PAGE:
November 28, 2005
For the first time ever in a real-world environment, Pacific Northwest Gigapop (PNWGP) and its strategic partners brought together more than one-half terabit per second (500 Gb per second) of bandwidth in deploying SCinet, the high performance network built to support Supercomputing 2005 in Seattle. The network was provisioned through multiple dark fiber strands brought by the University of Washington from the convention center to major telecommunications facilities in the city.
DWDM gear from Ciena, Cisco and Nortel were used to
provision more than 50 10 Gbps circuits and a native 40 Gbps circuit.
These circuits were then interconnected to numerous high-bandwidth
national backbones, including National LambdaRail, CANARIE, Internet2's
Abilene Network and UltraScience Net. International networks worked
with these various North American facilities to reach the Seattle
venue. In particular, Pacific Rim networks in Japan, Korea, Taiwan and
Australia were able to utilize the Pacific Wave distributed peering
exchange facility, a joint project between PNWGP and CENIC.
"As a direct result of many strategic investments by the University of Washington and the Pacific Northwest Gigapop, Seattle is one of the few places in the world where SC05 could benefit from an abundance of first-rate networking resources including metropolitan fiber, carrier-grade telecommunications facilities, a world-class engineering team, and an ever growing concentration of national and international networks," said Steve Corbato, director of network initiatives for Internet2.
"This staggering amount of bandwidth," he continued, "was deployed seamlessly and provides a truly impressive demonstration of the rapidly evolving suite of network capabilities in support of leading-edge computational science."
Among the many events relying on this bandwidth were massive storage and dataretrieval tools, the Internet2 Land Speed Record attempts (IPv4 and IPv6), data Grids, multipoint real-time, high-definition video from points around the world, super highdefinition video and massive 3-D imaging.
Professor Larry Smarr, director of the California Institute for Telecommunications and Information Technology (Calit2), and principal investigator of the National Science Foundation's OptIPuter project, offered this observation: "The Terabit Era has arrived. This unprecedented achievement of PNWGP and SC05 demonstrates that the United States needs to broaden its strategic technology leadership agenda from a focus on faster individual supercomputers to supernetwork-connected resources on a global scale."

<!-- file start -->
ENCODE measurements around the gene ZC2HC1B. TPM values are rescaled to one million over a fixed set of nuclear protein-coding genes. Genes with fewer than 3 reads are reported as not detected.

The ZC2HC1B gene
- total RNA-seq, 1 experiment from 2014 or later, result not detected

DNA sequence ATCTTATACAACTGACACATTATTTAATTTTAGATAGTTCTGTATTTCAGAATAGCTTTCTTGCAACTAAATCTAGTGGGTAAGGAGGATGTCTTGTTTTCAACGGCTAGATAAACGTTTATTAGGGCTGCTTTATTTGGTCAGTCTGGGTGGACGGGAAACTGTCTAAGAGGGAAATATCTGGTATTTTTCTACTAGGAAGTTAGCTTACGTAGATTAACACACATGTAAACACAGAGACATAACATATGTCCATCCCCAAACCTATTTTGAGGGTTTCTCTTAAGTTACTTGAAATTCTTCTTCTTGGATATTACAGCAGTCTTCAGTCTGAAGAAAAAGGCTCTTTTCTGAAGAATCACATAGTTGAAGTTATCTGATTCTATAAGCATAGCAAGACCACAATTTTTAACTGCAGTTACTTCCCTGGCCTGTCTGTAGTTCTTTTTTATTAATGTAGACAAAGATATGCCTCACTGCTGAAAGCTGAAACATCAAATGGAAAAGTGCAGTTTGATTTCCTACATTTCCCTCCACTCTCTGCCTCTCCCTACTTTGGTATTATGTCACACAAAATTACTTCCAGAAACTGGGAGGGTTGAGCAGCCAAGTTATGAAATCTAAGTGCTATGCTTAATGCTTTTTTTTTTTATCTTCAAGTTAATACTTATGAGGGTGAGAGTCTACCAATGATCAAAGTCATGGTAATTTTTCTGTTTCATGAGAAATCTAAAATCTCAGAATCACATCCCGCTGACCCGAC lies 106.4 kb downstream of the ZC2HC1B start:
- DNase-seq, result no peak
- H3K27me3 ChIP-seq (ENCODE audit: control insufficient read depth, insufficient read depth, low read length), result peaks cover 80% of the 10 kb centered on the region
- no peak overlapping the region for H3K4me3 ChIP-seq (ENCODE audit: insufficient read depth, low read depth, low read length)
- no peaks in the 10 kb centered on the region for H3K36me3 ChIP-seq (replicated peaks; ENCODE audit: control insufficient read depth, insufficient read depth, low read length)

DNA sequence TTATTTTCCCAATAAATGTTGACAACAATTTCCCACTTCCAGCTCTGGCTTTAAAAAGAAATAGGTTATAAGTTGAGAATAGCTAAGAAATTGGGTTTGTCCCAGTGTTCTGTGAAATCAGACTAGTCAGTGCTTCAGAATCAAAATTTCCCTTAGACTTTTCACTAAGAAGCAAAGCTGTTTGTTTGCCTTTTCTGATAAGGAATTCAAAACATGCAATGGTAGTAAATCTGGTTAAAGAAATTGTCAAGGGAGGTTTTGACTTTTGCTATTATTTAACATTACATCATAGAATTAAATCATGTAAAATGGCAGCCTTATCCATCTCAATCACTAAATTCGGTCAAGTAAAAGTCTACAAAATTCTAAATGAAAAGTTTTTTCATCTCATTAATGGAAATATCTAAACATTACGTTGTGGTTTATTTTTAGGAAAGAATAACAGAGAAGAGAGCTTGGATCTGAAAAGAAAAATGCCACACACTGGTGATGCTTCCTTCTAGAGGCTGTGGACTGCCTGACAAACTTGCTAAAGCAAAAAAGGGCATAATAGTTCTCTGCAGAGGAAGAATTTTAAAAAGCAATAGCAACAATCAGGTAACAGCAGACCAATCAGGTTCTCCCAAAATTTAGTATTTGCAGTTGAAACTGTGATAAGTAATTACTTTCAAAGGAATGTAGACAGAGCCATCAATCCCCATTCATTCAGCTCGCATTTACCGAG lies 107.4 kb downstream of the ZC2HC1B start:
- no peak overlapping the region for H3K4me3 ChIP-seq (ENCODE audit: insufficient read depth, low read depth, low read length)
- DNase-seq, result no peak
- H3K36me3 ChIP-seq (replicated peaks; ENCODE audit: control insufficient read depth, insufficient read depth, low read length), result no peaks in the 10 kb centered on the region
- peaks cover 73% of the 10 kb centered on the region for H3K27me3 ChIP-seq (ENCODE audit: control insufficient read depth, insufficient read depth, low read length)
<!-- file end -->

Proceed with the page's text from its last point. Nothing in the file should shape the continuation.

The ever-growing complexity of scientific and engineering problems continues to pose new computational challenges. Thus, we present a novel federation model that enables end-users with the ability to aggregate heterogeneous resource scale problems. The feasibility of this federation model has been proven, in the context of the UberCloud HPC Experiment, by gathering the most comprehensive information to date on the effects of pillars on microfluid channel flow.
Large-scale, worldwide scientific initiatives rely on some cloud-based system to both coordinate efforts and manage computational efforts at peak times that cannot be contained within the combined in-house HPC resources. Last week at Google I/O, Brookhaven National Lab’s Sergey Panitkin discussed the role of the Google Compute Engine in providing computational support to ATLAS, a detector of high-energy particles at the Large Hadron Collider (LHC).
Frank Ding, engineering analysis & technical computing manager at Simpson Strong-Tie, discussed the advantages of utilizing the cloud for occasional scientific computing, identified the obstacles to doing so, and proposed workarounds to some of those obstacles.
May 16, 2013 |
When it comes to cloud, long distances mean unacceptably high latencies. Researchers from the University of Bonn in Germany examined those latency issues of doing CFD modeling in the cloud by utilizing a common CFD and its utilization in HPC instance types including both CPU and GPU cores of Amazon EC2.
May 10, 2013 |
Australian visual effects company, Animal Logic, is considering a move to the public cloud.
May 10, 2013 |
Program provides cash awards up to $10,000 for the best open-source end-user applications deployed on 100G network.
05/10/2013 | Cleversafe, Cray, DDN, NetApp, & Panasas | From Wall Street to Hollywood, drug discovery to homeland security, companies and organizations of all sizes and stripes are coming face to face with the challenges – and opportunities – afforded by Big Data. Before anyone can utilize these extraordinary data repositories, however, they must first harness and manage their data stores, and do so utilizing technologies that underscore affordability, security, and scalability.
04/02/2012 | AMD | Developers today are just beginning to explore the potential of heterogeneous computing, but the potential for this new paradigm is huge. This brief article reviews how the technology might impact a range of application development areas, including client experiences and cloud-based data management. As platforms like OpenCL continue to evolve, the benefits of heterogeneous computing will become even more accessible. Use this quick article to jump-start your own thinking on heterogeneous computing.